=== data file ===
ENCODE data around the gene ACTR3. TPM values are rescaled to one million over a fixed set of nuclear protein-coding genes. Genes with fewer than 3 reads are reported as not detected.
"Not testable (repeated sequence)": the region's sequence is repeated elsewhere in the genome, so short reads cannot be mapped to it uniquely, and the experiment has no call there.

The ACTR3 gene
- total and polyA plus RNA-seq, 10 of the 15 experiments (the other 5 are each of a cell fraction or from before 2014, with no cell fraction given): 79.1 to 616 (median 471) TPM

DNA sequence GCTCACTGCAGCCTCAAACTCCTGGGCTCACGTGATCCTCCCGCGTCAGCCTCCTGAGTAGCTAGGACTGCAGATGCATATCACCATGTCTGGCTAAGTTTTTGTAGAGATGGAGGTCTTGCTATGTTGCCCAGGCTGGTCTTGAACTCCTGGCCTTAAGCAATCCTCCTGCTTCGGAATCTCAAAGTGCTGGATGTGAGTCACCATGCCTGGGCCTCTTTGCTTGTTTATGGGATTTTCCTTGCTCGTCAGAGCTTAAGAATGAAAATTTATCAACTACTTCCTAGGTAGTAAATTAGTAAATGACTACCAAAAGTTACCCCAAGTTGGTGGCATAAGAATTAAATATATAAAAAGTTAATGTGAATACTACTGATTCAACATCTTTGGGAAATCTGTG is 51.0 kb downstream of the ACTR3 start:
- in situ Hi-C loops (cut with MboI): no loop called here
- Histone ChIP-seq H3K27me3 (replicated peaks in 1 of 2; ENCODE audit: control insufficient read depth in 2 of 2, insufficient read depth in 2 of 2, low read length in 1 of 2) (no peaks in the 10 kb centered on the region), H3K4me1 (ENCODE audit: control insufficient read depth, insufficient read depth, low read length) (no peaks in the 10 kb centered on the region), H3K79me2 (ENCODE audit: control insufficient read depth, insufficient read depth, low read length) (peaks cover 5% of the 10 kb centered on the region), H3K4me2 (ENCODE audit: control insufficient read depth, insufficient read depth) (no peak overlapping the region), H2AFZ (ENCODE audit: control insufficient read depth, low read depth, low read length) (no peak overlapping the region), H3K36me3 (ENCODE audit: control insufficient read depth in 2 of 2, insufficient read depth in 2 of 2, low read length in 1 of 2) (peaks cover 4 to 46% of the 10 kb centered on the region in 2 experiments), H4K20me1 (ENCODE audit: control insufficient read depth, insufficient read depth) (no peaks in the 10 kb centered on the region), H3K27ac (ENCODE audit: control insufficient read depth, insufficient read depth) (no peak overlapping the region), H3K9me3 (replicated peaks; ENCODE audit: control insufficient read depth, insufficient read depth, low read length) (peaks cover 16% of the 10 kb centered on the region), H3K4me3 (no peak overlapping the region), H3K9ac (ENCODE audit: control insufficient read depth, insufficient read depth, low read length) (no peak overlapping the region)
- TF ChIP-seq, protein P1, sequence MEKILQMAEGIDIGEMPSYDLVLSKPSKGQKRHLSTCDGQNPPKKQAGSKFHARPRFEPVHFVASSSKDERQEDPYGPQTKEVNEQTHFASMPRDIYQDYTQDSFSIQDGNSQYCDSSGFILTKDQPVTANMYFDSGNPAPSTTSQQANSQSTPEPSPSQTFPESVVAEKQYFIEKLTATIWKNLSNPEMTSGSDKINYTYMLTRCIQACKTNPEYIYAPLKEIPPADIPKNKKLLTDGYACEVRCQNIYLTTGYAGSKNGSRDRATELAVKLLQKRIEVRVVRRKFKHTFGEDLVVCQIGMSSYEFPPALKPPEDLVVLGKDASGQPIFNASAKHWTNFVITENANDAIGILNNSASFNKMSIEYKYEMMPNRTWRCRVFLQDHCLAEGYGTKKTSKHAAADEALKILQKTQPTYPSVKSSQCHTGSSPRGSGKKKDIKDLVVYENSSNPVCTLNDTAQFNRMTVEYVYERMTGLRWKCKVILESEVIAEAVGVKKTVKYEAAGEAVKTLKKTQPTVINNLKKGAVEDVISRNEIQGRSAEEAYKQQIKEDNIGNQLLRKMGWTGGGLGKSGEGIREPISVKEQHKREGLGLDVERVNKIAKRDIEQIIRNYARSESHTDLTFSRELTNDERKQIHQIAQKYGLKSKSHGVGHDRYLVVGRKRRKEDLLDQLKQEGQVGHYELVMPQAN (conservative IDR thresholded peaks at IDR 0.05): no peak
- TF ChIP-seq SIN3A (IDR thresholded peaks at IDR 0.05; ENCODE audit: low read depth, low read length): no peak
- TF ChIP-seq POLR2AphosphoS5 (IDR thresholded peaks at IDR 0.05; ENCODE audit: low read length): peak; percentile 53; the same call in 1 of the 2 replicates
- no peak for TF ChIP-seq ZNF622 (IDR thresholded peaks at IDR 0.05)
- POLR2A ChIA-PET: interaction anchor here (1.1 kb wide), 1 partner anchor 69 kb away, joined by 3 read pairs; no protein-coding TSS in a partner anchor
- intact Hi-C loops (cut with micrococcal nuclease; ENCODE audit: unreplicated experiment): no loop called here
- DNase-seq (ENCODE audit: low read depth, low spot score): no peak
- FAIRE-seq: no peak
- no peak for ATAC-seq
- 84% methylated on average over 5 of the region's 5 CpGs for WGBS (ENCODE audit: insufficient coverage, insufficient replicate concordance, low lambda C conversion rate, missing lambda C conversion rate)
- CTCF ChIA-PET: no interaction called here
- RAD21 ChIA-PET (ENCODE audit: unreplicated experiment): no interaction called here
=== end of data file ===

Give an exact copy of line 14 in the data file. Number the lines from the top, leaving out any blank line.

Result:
- DNase-seq (ENCODE audit: low read depth, low spot score): no peak